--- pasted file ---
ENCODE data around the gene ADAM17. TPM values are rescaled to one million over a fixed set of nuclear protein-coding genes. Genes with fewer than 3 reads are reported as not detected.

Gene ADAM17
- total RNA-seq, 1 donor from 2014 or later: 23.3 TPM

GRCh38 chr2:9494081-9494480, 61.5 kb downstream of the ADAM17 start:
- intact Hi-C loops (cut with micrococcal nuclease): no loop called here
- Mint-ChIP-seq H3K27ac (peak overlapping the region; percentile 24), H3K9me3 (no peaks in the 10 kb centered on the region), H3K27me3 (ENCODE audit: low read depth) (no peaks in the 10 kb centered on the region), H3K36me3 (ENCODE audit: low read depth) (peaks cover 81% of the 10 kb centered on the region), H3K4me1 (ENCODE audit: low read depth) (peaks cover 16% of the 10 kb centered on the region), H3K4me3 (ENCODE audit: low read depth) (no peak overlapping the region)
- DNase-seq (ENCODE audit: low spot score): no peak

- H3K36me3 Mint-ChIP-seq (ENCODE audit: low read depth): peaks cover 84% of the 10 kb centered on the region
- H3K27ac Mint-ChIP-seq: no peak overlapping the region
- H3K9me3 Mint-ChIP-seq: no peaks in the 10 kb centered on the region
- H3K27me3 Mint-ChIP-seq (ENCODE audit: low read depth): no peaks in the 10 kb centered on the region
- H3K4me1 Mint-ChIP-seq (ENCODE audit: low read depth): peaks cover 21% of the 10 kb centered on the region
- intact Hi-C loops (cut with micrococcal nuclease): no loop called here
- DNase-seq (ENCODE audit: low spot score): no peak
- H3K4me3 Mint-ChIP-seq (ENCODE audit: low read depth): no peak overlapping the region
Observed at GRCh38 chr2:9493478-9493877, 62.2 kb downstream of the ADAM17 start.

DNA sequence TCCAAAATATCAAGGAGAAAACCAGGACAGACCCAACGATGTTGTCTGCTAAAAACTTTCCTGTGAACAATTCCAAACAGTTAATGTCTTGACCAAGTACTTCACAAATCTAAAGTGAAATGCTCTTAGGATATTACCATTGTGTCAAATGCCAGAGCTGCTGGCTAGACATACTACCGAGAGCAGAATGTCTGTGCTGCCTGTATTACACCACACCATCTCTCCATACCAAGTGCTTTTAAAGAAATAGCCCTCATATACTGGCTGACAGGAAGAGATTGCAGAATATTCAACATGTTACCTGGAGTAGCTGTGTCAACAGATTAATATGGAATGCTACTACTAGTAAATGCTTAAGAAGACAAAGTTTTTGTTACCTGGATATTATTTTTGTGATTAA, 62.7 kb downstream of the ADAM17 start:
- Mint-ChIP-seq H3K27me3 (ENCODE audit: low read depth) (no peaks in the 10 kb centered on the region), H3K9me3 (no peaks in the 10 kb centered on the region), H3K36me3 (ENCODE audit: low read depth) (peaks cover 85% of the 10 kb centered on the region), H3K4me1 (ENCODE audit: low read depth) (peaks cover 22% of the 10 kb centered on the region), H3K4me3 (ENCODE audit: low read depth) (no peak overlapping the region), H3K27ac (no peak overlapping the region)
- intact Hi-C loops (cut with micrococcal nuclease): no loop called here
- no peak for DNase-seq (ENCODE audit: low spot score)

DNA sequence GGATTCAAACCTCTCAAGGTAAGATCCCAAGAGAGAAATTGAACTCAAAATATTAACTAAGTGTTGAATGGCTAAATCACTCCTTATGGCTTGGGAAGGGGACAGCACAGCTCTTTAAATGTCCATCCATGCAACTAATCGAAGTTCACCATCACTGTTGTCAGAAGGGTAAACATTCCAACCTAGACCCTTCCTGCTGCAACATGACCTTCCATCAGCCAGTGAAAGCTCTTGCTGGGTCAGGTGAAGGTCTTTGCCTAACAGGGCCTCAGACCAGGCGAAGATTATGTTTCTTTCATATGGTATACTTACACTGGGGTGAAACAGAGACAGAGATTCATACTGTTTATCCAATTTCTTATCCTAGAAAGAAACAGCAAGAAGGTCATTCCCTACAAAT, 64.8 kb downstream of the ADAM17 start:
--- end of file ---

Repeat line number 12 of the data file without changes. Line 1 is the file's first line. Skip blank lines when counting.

- H3K4me1 Mint-ChIP-seq (ENCODE audit: low read depth): peaks cover 21% of the 10 kb centered on the region